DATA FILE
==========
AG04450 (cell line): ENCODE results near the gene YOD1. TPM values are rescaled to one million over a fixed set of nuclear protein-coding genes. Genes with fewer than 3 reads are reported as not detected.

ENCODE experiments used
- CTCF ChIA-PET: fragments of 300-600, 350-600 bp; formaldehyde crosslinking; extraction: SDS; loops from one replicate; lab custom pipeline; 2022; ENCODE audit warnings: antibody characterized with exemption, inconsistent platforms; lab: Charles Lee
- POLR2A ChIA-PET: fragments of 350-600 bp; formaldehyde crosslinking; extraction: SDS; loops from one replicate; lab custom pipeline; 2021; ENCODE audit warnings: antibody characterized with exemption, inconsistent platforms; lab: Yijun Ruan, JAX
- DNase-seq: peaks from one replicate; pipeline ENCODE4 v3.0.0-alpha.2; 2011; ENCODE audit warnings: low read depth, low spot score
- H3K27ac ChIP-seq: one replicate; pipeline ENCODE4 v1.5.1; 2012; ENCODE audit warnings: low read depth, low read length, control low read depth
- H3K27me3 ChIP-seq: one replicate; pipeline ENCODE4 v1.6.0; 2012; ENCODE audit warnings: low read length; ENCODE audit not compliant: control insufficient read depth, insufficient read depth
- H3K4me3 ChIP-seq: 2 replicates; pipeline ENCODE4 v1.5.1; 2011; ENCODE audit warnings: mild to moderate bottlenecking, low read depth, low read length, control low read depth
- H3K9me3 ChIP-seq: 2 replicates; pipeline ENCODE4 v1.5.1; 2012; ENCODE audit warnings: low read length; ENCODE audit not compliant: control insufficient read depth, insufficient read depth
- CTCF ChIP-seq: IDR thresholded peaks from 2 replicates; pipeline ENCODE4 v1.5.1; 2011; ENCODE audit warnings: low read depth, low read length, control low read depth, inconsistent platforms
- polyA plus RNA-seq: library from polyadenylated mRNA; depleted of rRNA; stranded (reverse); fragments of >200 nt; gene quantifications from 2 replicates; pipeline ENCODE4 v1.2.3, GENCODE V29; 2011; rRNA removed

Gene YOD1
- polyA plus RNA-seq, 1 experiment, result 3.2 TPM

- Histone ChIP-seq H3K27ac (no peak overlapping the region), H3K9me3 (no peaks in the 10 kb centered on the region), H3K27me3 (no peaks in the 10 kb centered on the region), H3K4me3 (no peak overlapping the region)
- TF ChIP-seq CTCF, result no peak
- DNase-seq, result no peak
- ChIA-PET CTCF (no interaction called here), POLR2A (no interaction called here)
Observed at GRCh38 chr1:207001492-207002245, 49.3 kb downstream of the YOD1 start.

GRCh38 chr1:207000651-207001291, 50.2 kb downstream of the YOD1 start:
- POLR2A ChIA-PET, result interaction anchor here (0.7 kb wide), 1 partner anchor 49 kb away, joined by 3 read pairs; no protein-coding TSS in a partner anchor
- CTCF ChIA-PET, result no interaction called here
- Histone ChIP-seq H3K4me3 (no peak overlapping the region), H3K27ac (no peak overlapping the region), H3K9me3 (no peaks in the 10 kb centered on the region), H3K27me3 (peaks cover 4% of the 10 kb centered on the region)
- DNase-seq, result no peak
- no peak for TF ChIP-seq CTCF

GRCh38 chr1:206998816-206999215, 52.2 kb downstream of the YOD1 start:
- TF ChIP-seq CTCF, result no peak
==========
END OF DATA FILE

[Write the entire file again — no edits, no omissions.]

AG04450 (cell line): ENCODE results near the gene YOD1. TPM values are rescaled to one million over a fixed set of nuclear protein-coding genes. Genes with fewer than 3 reads are reported as not detected.

ENCODE experiments used
- CTCF ChIA-PET: fragments of 300-600, 350-600 bp; formaldehyde crosslinking; extraction: SDS; loops from one replicate; lab custom pipeline; 2022; ENCODE audit warnings: antibody characterized with exemption, inconsistent platforms; lab: Charles Lee
- POLR2A ChIA-PET: fragments of 350-600 bp; formaldehyde crosslinking; extraction: SDS; loops from one replicate; lab custom pipeline; 2021; ENCODE audit warnings: antibody characterized with exemption, inconsistent platforms; lab: Yijun Ruan, JAX
- DNase-seq: peaks from one replicate; pipeline ENCODE4 v3.0.0-alpha.2; 2011; ENCODE audit warnings: low read depth, low spot score
- H3K27ac ChIP-seq: one replicate; pipeline ENCODE4 v1.5.1; 2012; ENCODE audit warnings: low read depth, low read length, control low read depth
- H3K27me3 ChIP-seq: one replicate; pipeline ENCODE4 v1.6.0; 2012; ENCODE audit warnings: low read length; ENCODE audit not compliant: control insufficient read depth, insufficient read depth
- H3K4me3 ChIP-seq: 2 replicates; pipeline ENCODE4 v1.5.1; 2011; ENCODE audit warnings: mild to moderate bottlenecking, low read depth, low read length, control low read depth
- H3K9me3 ChIP-seq: 2 replicates; pipeline ENCODE4 v1.5.1; 2012; ENCODE audit warnings: low read length; ENCODE audit not compliant: control insufficient read depth, insufficient read depth
- CTCF ChIP-seq: IDR thresholded peaks from 2 replicates; pipeline ENCODE4 v1.5.1; 2011; ENCODE audit warnings: low read depth, low read length, control low read depth, inconsistent platforms
- polyA plus RNA-seq: library from polyadenylated mRNA; depleted of rRNA; stranded (reverse); fragments of >200 nt; gene quantifications from 2 replicates; pipeline ENCODE4 v1.2.3, GENCODE V29; 2011; rRNA removed

Gene YOD1
- polyA plus RNA-seq, 1 experiment, result 3.2 TPM

- Histone ChIP-seq H3K27ac (no peak overlapping the region), H3K9me3 (no peaks in the 10 kb centered on the region), H3K27me3 (no peaks in the 10 kb centered on the region), H3K4me3 (no peak overlapping the region)
- TF ChIP-seq CTCF, result no peak
- DNase-seq, result no peak
- ChIA-PET CTCF (no interaction called here), POLR2A (no interaction called here)
Observed at GRCh38 chr1:207001492-207002245, 49.3 kb downstream of the YOD1 start.

GRCh38 chr1:207000651-207001291, 50.2 kb downstream of the YOD1 start:
- POLR2A ChIA-PET, result interaction anchor here (0.7 kb wide), 1 partner anchor 49 kb away, joined by 3 read pairs; no protein-coding TSS in a partner anchor
- CTCF ChIA-PET, result no interaction called here
- Histone ChIP-seq H3K4me3 (no peak overlapping the region), H3K27ac (no peak overlapping the region), H3K9me3 (no peaks in the 10 kb centered on the region), H3K27me3 (peaks cover 4% of the 10 kb centered on the region)
- DNase-seq, result no peak
- no peak for TF ChIP-seq CTCF

GRCh38 chr1:206998816-206999215, 52.2 kb downstream of the YOD1 start:
- TF ChIP-seq CTCF, result no peak